Happy New Year!
Here are links to some of this week’s education-related news:
- The education secretary is being urged to ditch regulations limiting infant class sizes to 30 pupils, in order to save money.
- Education Secretary Michael Gove has accused those who oppose his academies programme of being “happy with failure”.
- The Education Secretary loses the concentration of his young audience shortly after beginning his defence of academies.
- Dozens of teachers facing allegations of incompetence and misconduct will escape official hearings owing to the abolition of the General Teaching Council for England, new figures suggest.
- A third of parents are so unhappy with their child’s school they would advise other families not to send their children there, new figures from Ofsted have revealed.
- Schools are routinely cheating Ofsted inspections by bribing pupils, sending troublemakers home and rehearsing lessons, teachers have warned. Read the response from Ofsted here.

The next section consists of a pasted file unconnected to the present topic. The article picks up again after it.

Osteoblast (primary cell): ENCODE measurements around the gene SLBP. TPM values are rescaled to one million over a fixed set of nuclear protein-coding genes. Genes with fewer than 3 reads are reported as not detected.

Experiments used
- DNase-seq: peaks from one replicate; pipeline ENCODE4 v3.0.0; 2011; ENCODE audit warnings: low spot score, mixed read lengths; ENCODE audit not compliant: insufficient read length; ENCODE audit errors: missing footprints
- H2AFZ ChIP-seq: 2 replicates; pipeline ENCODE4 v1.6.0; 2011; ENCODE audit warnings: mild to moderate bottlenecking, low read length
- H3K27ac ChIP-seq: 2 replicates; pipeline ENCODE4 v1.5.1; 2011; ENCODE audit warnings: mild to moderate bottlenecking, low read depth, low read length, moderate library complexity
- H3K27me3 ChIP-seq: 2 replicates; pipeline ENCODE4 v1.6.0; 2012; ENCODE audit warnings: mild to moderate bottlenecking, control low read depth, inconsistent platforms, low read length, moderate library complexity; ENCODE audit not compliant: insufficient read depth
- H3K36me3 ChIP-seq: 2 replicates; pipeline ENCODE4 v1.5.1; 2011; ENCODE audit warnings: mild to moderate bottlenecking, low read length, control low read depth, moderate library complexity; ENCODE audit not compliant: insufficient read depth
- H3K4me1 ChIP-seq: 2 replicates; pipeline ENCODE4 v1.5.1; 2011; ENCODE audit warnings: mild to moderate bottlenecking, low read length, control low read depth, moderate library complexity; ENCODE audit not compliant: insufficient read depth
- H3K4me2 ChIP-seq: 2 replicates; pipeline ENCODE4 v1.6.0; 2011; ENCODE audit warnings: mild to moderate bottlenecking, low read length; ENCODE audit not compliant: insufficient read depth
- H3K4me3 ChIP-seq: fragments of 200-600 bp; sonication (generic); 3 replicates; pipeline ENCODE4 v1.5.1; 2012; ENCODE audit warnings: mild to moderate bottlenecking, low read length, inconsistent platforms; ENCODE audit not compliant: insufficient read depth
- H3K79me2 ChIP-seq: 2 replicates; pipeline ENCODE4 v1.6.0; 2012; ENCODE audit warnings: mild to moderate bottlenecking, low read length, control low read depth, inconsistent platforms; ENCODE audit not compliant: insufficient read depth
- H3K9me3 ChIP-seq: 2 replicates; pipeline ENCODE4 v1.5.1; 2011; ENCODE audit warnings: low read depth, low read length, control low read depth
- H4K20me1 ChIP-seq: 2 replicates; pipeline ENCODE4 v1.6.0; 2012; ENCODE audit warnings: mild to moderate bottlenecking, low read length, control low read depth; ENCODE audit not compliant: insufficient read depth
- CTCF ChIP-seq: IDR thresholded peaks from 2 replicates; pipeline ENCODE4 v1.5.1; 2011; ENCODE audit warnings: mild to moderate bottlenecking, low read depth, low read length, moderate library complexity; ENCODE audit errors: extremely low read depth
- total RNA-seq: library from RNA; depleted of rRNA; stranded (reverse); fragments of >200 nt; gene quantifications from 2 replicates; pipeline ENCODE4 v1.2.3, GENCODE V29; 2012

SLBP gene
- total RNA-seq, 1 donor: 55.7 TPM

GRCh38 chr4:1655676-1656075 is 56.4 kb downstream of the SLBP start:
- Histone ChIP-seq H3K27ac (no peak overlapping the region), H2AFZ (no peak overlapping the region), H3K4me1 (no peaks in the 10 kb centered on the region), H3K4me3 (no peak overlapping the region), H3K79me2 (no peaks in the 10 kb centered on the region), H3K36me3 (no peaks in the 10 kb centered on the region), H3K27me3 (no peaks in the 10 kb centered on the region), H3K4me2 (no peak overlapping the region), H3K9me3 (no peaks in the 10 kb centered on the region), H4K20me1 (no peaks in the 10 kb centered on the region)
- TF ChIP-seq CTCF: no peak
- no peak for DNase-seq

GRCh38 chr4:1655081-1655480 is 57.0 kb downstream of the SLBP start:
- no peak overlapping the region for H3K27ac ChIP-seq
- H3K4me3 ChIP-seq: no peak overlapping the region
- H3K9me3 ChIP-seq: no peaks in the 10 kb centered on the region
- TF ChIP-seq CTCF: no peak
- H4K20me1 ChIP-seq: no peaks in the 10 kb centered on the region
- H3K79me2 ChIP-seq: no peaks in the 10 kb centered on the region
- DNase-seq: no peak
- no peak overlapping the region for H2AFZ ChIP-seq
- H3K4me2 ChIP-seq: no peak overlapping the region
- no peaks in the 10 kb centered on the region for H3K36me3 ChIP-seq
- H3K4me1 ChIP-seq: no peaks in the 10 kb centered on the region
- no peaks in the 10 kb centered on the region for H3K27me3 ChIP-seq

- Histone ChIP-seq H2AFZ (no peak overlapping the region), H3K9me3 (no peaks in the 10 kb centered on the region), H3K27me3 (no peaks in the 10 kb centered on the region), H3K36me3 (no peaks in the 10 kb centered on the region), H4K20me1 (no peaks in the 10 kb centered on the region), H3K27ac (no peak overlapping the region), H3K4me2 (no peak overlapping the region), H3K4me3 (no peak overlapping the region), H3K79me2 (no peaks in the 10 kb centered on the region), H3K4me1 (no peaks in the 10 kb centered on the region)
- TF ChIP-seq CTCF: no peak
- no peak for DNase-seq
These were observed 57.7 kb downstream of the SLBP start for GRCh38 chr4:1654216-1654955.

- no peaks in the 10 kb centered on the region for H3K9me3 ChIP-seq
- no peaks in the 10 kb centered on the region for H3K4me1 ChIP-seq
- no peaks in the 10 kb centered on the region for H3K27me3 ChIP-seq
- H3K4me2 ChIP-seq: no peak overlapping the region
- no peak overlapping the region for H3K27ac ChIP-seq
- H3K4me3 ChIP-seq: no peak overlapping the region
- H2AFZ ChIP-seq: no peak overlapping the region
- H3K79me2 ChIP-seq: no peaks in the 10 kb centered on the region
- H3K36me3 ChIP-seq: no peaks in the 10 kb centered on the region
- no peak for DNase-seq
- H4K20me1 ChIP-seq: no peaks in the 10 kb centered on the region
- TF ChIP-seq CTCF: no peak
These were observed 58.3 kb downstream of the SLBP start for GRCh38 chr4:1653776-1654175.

- The school day should be lengthened to prepare pupils for work, says Shadow Education Secretary Stephen Twigg.
- Too many exams are ruining children’s enjoyment of their time at school, a former schools adviser has said.
- How well children perform in the classroom could be linked to how physically active they are, suggests a Dutch review of previous studies.
- Children who grow up without a daily routine of set bedtimes and mealtimes do worse at school, a report suggests.
- The Commission on School Reform has urged Scottish schools to abandon what it called the “bog standard” model of comprehensive education.
- Schools are being encouraged by the UK’s top scientific body to bring cutting edge science into the classroom.
- University application numbers could be making a sharp recovery – according to figures from a university.
- A new type of privately-funded science and technology university has been announced by the universities minister.
- Children’s access to smartphones and computers should be limited to stop them becoming “addicted” to electronic gadgets, according to a schools’ leader.